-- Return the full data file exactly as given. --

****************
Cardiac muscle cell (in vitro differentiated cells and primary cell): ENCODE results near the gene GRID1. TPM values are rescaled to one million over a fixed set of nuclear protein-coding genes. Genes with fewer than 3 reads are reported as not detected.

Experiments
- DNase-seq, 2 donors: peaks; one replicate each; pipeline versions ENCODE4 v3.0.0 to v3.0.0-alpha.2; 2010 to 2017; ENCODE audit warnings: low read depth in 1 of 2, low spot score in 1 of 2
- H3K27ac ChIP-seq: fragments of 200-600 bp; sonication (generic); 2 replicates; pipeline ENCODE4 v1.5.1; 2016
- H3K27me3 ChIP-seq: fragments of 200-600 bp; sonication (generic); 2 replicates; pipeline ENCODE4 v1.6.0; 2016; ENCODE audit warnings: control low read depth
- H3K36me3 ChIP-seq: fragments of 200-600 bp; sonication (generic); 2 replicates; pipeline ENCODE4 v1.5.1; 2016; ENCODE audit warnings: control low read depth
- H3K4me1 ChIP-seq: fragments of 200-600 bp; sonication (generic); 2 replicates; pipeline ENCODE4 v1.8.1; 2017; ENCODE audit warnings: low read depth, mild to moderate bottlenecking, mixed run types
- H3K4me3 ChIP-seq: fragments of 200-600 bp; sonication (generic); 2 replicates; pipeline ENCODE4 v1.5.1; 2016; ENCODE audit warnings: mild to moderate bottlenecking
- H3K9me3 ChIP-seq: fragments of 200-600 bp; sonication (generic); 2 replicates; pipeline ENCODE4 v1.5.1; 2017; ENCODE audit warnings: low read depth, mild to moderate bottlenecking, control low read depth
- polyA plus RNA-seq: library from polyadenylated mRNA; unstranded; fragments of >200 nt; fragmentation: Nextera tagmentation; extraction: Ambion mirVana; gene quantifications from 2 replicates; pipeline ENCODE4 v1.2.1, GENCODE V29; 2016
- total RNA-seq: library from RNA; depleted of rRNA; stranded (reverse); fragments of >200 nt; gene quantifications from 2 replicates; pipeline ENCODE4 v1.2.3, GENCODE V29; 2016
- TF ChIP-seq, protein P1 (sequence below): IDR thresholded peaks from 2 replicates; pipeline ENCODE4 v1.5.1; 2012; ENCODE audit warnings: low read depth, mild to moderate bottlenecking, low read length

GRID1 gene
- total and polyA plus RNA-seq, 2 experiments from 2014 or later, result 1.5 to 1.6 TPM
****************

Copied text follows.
Cardiac muscle cell (in vitro differentiated cells and primary cell): ENCODE results near the gene GRID1. TPM values are rescaled to one million over a fixed set of nuclear protein-coding genes. Genes with fewer than 3 reads are reported as not detected.

Experiments
- DNase-seq, 2 donors: peaks; one replicate each; pipeline versions ENCODE4 v3.0.0 to v3.0.0-alpha.2; 2010 to 2017; ENCODE audit warnings: low read depth in 1 of 2, low spot score in 1 of 2
- H3K27ac ChIP-seq: fragments of 200-600 bp; sonication (generic); 2 replicates; pipeline ENCODE4 v1.5.1; 2016
- H3K27me3 ChIP-seq: fragments of 200-600 bp; sonication (generic); 2 replicates; pipeline ENCODE4 v1.6.0; 2016; ENCODE audit warnings: control low read depth
- H3K36me3 ChIP-seq: fragments of 200-600 bp; sonication (generic); 2 replicates; pipeline ENCODE4 v1.5.1; 2016; ENCODE audit warnings: control low read depth
- H3K4me1 ChIP-seq: fragments of 200-600 bp; sonication (generic); 2 replicates; pipeline ENCODE4 v1.8.1; 2017; ENCODE audit warnings: low read depth, mild to moderate bottlenecking, mixed run types
- H3K4me3 ChIP-seq: fragments of 200-600 bp; sonication (generic); 2 replicates; pipeline ENCODE4 v1.5.1; 2016; ENCODE audit warnings: mild to moderate bottlenecking
- H3K9me3 ChIP-seq: fragments of 200-600 bp; sonication (generic); 2 replicates; pipeline ENCODE4 v1.5.1; 2017; ENCODE audit warnings: low read depth, mild to moderate bottlenecking, control low read depth
- polyA plus RNA-seq: library from polyadenylated mRNA; unstranded; fragments of >200 nt; fragmentation: Nextera tagmentation; extraction: Ambion mirVana; gene quantifications from 2 replicates; pipeline ENCODE4 v1.2.1, GENCODE V29; 2016
- total RNA-seq: library from RNA; depleted of rRNA; stranded (reverse); fragments of >200 nt; gene quantifications from 2 replicates; pipeline ENCODE4 v1.2.3, GENCODE V29; 2016
- TF ChIP-seq, protein P1 (sequence below): IDR thresholded peaks from 2 replicates; pipeline ENCODE4 v1.5.1; 2012; ENCODE audit warnings: low read depth, mild to moderate bottlenecking, low read length

GRID1 gene
- total and polyA plus RNA-seq, 2 experiments from 2014 or later, result 1.5 to 1.6 TPM